What will this blog accomplish? The goal of my blog is to encourage Generation Y investors to invest both early and often. Most readers are embarking on brand new careers and are now in control of true discretionary income for the first time. My goal is to help you understand the best ways to invest that money while avoiding the Wall Street hype machine's tentacles and staying disciplined in the process. While I will not recommend any specific investments, I will offer comments and opinion on how the current news of the day in the financial world and beyond may relate to Generation Y investors and their finances. Also, I will occasionally post and comment on articles that may interest Gen Y readers and highlight certain strategies that have worked for Gen Y's. Please don't get the impression that this blog is purely about investing! Instead, I will also talk about Gen Y careers and professional life, money management and anything else I think the Gen Y reader will enjoy.
Why should you listen to me? As a fellow member of Generation Y, I know exactly what you are going through. I have been investing for more than half of my life and had an investment guide for teenagers published in 2003 by McGraw-Hill. I have interned at a hedge fund for 5 years where I focused on the research of transportation equities and am a finance major at LSU in Baton Rouge, Louisiana. After I receive my degree, I'm looking forward to pursuing graduate study while working in the investment management business. Most importantly, however, I practice what I preach! I invest the same way I recommend that you invest and have done well, even throughout the financial crisis of 2007 into the present. Please note that nothing on here is part of a "get rich quick" scheme and I certainly am not telling you how to invest. Instead, I talk about the strategies that have made countless investors wealthy such as indexing, dollar cost averaging and taking advantage of the tax benefits of Roth IRAs (among many other things)!
What is Generation Y? Interestingly, many people don't understand what Generation Y is, let alone even know if they are a part of it! Most people are familiar with the terms Generation X and Baby Boomer used to described different generations. Generation Y is a demographic that encompasses those people born between the mid-1970s and early 2000s and it remains a demographic that has long been underserved when it comes to financial advice. Worse still, that ignorance on the part of Wall Street and the financial community is stunning because of the sheer amount of assets and spending power Gen Y's control. A Harris Interactive poll in 2007 found that Gen Y's between the ages of 13-21 spent $120 billion that year - and that number is growing! My goal is to help the novice Generation Y investor navigate the financial markets so that they can be a part of what I like to call "Generation WI$E" - the informed investors who make up our demographic!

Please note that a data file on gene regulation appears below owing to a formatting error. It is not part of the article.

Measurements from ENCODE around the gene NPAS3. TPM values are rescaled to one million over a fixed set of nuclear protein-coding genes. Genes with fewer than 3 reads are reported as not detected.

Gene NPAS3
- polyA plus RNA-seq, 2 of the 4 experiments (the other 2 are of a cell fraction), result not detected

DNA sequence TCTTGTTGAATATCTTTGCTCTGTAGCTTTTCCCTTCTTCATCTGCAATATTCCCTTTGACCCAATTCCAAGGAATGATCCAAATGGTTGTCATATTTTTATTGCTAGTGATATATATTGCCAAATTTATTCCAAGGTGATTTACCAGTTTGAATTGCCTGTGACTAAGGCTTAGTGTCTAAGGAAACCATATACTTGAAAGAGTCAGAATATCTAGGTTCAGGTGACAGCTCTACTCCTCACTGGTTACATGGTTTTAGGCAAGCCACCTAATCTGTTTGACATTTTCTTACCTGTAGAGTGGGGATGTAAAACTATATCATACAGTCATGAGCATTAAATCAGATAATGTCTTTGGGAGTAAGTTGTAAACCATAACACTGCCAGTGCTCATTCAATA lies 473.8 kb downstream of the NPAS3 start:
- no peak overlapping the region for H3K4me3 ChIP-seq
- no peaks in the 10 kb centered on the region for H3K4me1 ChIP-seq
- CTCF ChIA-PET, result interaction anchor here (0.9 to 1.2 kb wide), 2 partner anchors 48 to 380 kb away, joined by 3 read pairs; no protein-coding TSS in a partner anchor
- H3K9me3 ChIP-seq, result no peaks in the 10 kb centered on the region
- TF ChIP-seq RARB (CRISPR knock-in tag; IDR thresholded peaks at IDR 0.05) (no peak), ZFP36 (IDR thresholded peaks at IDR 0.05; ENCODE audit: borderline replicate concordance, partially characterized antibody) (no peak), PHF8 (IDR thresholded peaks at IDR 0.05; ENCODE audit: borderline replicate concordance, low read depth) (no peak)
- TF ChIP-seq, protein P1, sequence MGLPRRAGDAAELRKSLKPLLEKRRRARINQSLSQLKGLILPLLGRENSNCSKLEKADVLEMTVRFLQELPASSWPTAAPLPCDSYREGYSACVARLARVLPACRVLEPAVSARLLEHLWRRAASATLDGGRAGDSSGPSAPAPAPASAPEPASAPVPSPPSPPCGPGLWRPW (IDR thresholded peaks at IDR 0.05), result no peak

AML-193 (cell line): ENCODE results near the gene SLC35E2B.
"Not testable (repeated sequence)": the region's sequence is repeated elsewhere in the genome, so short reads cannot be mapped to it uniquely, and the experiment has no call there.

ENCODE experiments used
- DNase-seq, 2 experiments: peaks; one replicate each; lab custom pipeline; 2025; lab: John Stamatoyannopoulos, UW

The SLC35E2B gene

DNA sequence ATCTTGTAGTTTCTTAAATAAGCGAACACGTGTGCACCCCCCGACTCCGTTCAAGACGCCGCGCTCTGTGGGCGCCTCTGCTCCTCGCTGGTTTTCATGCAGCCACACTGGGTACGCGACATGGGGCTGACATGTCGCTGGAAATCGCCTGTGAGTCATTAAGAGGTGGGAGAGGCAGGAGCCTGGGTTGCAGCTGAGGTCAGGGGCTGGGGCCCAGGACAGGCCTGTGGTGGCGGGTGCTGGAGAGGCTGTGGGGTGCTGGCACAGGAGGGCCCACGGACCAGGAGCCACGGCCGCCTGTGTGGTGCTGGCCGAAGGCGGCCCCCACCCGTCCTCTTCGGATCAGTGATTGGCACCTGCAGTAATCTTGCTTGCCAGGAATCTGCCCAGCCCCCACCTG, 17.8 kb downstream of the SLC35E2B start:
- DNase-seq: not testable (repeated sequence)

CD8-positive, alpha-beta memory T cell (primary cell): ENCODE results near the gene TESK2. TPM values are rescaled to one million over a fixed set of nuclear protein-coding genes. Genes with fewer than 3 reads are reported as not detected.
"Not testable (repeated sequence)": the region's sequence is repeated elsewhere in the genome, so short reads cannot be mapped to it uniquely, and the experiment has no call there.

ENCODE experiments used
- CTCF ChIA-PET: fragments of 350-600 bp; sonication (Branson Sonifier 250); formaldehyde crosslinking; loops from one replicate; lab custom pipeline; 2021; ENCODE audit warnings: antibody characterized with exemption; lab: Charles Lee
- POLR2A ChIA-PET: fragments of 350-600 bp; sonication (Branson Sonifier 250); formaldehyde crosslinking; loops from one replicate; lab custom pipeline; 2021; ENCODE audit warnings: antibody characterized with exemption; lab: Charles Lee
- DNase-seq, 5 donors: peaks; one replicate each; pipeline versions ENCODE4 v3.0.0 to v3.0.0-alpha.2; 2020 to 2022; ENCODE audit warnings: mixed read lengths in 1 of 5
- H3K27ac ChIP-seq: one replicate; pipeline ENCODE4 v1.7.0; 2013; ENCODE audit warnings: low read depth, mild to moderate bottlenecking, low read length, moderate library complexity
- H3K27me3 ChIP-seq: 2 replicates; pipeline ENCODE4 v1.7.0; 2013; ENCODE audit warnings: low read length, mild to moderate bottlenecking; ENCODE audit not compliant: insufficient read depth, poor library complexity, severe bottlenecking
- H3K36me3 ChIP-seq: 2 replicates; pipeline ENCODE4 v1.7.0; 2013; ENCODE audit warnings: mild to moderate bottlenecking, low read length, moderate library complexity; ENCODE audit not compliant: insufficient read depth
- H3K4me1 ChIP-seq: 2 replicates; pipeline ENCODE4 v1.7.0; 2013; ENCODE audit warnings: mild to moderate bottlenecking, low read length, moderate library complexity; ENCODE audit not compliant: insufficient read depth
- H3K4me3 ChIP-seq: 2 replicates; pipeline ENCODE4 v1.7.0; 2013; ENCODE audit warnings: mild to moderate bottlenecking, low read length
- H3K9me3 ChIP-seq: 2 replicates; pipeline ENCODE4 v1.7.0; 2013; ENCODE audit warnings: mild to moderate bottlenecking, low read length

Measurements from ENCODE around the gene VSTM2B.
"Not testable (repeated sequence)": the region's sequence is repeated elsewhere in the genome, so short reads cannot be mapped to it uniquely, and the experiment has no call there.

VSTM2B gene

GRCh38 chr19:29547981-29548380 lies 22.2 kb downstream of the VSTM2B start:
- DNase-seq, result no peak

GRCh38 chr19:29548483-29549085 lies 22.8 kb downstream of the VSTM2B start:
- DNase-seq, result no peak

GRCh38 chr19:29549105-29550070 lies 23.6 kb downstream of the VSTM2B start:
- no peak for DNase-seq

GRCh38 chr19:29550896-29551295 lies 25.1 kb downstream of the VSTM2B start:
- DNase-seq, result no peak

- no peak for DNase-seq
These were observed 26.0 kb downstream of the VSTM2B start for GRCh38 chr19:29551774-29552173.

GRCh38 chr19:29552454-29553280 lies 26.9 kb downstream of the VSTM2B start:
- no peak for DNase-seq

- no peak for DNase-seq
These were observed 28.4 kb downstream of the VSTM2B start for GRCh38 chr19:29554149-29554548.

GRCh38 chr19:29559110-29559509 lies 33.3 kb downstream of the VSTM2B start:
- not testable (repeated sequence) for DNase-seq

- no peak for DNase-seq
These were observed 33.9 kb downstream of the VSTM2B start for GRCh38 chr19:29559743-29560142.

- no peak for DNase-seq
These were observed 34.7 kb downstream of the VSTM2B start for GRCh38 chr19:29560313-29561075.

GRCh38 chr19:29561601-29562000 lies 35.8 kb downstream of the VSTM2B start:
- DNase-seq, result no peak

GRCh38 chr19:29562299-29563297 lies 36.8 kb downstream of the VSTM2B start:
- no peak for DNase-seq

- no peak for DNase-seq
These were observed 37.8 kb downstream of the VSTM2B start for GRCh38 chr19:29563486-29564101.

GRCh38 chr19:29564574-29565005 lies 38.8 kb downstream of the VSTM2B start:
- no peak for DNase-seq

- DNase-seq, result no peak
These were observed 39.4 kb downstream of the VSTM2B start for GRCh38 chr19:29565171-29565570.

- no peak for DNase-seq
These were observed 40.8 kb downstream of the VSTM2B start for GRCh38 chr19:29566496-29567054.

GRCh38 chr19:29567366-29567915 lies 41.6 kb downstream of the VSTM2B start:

What is Generation WI$E? I like to use the term "Generation WI$E" to described those investors in Generation Y who have become enlightened to the following facts: 1). Index funds are the most efficient and cost-effective way to build wealth 2). Slow and steady wins the race in investing 3). The Wall Street hype machine including the media and many financial commentators typically do more harm than good 4). Controlling your emotions is a key step in becoming a successful investing 5). Any individual stock purchases should only be included in a broader diversified basket of dividend-paying equities and should make up less than 40% of your overall asset allocation
Do you recommend individual stocks? No. I don't recommend individual stocks for a few reasons but namely because I think that index funds offer a more cost-effective and efficient way to wealth than picking individual stocks. Secondly, I know very little about the personal financial situation of each reader so that it would be pointless for me to recommend individual equities. Lastly, each investor will invest for different reasons and most of the time stock picking is a loser's game given the high costs associated with it but also because any individual stock that is owned should be a part of a broader, diversified asset allocation which uses index funds as an "anchor" - 60% of your overall asset allocation or greater.